When you learn that someone you know has been diagnosed with cancer, what can you do? How can you “help” or be an encouragement to this person?
I would suggest that the greatest thing you can do is to be present with the person. You acknowledge the individual and your awareness of a difficult diagnosis. You express your care and concern and the desire to be of support. You listen, which is huge! You listen to your friend’s anger, fear, or frustration. You listen to his/her perception of what is happening, and you share your willingness to actually be with them as they go through this experience.
Then, you notice and implement ways you can be of help or encouragement. It could be a spoken word or written note, a smile and an arm around their shoulder, or just walking together with them. Our natural tendency is to avoid “bad news” or the awkwardness of not knowing what to say. That is why it means so much to not avoid this person. They need to hear that you are thinking of them and praying for them. The strength of positive personal relationships is so valuable in helping each of us navigate the challenges like cancer that we may face in life.
As Governor, I would encourage counseling and supportive measures for those with a cancer diagnosis.
We all live under certain laws that were never ruled on by a legislative body. I am talking about “laws” like gravity and entropy. Due to these laws, or rather, the reality they express, we must continually be attentive to “maintenance.”
It is not enough to design or construct new structures or programs. We must consider what is necessary to maintain them. What are the costs (in terms of effort and finances) to maintain something? What are the costs (in loss of service or finances) if we don’t maintain them?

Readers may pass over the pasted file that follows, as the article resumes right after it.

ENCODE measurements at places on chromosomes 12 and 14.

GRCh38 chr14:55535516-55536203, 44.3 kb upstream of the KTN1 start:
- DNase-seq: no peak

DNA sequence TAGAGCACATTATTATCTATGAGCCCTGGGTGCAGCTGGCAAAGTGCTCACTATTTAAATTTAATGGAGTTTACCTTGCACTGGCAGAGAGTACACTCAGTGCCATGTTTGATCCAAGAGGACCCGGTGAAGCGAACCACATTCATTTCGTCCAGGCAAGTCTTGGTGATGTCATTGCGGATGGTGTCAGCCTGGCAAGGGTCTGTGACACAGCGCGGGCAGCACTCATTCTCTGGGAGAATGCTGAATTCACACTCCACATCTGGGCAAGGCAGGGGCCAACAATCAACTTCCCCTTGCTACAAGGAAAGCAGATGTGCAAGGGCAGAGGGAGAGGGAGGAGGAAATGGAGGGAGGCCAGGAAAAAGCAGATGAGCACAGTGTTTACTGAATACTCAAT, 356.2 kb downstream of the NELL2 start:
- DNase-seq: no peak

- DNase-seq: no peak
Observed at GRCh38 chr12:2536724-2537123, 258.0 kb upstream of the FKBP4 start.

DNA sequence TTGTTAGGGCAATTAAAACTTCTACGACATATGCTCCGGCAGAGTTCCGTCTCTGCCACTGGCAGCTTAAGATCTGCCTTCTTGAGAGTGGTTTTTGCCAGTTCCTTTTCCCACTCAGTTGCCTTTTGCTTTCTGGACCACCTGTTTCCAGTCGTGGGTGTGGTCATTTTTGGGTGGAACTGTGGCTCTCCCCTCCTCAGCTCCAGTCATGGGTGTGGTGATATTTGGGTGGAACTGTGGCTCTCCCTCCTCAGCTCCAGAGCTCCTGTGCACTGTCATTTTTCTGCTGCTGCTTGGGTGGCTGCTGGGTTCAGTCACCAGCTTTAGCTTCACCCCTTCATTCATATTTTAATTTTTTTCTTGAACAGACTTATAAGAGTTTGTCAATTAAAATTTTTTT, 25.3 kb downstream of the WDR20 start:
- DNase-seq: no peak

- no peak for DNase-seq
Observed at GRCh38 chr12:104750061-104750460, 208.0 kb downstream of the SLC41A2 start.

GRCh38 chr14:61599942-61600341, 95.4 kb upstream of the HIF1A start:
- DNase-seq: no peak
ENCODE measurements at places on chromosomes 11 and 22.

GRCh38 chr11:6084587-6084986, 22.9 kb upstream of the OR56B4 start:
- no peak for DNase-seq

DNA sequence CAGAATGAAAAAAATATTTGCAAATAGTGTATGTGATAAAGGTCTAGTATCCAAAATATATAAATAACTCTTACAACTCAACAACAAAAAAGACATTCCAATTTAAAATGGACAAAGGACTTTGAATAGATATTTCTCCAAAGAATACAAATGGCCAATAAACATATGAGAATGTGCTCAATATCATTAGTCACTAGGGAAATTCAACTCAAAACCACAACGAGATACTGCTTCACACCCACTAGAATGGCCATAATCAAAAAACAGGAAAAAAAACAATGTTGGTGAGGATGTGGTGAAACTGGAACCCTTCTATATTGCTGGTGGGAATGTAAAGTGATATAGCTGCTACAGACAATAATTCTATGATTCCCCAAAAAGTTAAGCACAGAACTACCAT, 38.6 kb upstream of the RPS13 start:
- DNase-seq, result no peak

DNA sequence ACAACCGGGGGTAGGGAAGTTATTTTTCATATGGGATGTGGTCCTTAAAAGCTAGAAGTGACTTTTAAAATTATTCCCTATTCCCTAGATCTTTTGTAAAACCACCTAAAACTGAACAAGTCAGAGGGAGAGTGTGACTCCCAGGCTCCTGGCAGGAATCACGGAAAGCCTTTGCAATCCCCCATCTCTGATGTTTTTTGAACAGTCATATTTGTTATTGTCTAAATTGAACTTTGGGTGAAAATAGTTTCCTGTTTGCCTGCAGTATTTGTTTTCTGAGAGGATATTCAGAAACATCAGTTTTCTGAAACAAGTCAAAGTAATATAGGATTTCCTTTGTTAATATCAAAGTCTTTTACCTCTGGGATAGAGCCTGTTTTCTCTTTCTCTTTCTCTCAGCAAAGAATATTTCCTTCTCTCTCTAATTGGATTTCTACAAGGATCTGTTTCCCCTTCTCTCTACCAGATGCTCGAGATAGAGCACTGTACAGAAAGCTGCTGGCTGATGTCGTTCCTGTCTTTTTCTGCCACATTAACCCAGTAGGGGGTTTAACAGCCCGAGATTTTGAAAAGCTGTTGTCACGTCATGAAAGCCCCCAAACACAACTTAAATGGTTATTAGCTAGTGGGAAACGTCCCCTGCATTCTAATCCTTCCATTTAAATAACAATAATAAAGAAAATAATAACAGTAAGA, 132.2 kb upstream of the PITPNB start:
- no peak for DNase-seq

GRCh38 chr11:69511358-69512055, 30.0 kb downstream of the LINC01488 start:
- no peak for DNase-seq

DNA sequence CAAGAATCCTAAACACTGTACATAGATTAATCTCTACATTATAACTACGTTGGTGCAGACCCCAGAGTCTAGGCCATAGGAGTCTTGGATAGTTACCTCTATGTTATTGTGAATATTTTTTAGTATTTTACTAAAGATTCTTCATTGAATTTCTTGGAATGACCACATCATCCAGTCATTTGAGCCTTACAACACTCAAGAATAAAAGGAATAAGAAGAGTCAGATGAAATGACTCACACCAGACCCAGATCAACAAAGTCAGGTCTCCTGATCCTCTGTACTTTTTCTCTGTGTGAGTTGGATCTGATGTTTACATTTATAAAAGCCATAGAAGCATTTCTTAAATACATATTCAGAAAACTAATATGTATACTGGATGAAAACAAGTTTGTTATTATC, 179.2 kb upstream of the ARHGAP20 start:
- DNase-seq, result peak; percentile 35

Great examples of this would be not taking care of the maintenance of our infrastructure—- roads, bridges, sewers, and water lines.
Roads in disrepair leads to flat tires, mal-alignment of a vehicle’s front end, accidents, and decrease of potential businesses or tourism in our state.
As the Governor of Michigan, I will insist that we take into account not only the cost for construction of roads, buildings, and other projects, but also the maintenance of those projects.
Someone wisely said, “Before you take down a fence, know why it was there in the first place.” Before we dismantle the Second Amendment, we should know why it was there in the first place.
As a missionary doctor in Africa, I’ve known good people who lost their lives to rebel gunmen because they had no means to protect themselves.
Well, that was Africa. But here in America our founding fathers gave us a means to protect ourselves, the right to bear arms. The second amendment is a “fence” against would be oppressors and criminals, those that would take our lives and take our freedoms. Now is not the time to take the fence down.
As your governor, I will protect your liberties and freedoms, including the right to bear arms.